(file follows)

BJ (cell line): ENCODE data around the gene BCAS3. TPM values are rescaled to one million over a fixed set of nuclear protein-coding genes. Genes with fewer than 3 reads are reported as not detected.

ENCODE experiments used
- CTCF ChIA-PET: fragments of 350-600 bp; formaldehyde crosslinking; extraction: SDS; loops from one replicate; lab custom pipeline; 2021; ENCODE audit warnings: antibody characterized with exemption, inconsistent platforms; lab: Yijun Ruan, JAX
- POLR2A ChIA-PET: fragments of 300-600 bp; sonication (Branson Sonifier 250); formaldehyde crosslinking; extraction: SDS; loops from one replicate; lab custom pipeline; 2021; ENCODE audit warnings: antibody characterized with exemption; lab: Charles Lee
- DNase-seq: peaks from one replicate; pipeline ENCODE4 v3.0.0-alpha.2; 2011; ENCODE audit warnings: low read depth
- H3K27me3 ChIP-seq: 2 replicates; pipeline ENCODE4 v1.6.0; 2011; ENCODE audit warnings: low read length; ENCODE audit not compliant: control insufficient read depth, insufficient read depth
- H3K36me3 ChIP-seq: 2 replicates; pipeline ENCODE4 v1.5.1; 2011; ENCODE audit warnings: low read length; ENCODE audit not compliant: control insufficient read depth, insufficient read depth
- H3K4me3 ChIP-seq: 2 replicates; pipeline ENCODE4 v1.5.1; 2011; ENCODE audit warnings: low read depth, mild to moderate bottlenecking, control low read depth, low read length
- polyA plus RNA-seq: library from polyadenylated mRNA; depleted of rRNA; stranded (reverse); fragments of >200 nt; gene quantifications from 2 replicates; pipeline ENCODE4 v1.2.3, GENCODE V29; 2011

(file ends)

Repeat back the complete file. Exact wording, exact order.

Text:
BJ (cell line): ENCODE data around the gene BCAS3. TPM values are rescaled to one million over a fixed set of nuclear protein-coding genes. Genes with fewer than 3 reads are reported as not detected.

ENCODE experiments used
- CTCF ChIA-PET: fragments of 350-600 bp; formaldehyde crosslinking; extraction: SDS; loops from one replicate; lab custom pipeline; 2021; ENCODE audit warnings: antibody characterized with exemption, inconsistent platforms; lab: Yijun Ruan, JAX
- POLR2A ChIA-PET: fragments of 300-600 bp; sonication (Branson Sonifier 250); formaldehyde crosslinking; extraction: SDS; loops from one replicate; lab custom pipeline; 2021; ENCODE audit warnings: antibody characterized with exemption; lab: Charles Lee
- DNase-seq: peaks from one replicate; pipeline ENCODE4 v3.0.0-alpha.2; 2011; ENCODE audit warnings: low read depth
- H3K27me3 ChIP-seq: 2 replicates; pipeline ENCODE4 v1.6.0; 2011; ENCODE audit warnings: low read length; ENCODE audit not compliant: control insufficient read depth, insufficient read depth
- H3K36me3 ChIP-seq: 2 replicates; pipeline ENCODE4 v1.5.1; 2011; ENCODE audit warnings: low read length; ENCODE audit not compliant: control insufficient read depth, insufficient read depth
- H3K4me3 ChIP-seq: 2 replicates; pipeline ENCODE4 v1.5.1; 2011; ENCODE audit warnings: low read depth, mild to moderate bottlenecking, control low read depth, low read length
- polyA plus RNA-seq: library from polyadenylated mRNA; depleted of rRNA; stranded (reverse); fragments of >200 nt; gene quantifications from 2 replicates; pipeline ENCODE4 v1.2.3, GENCODE V29; 2011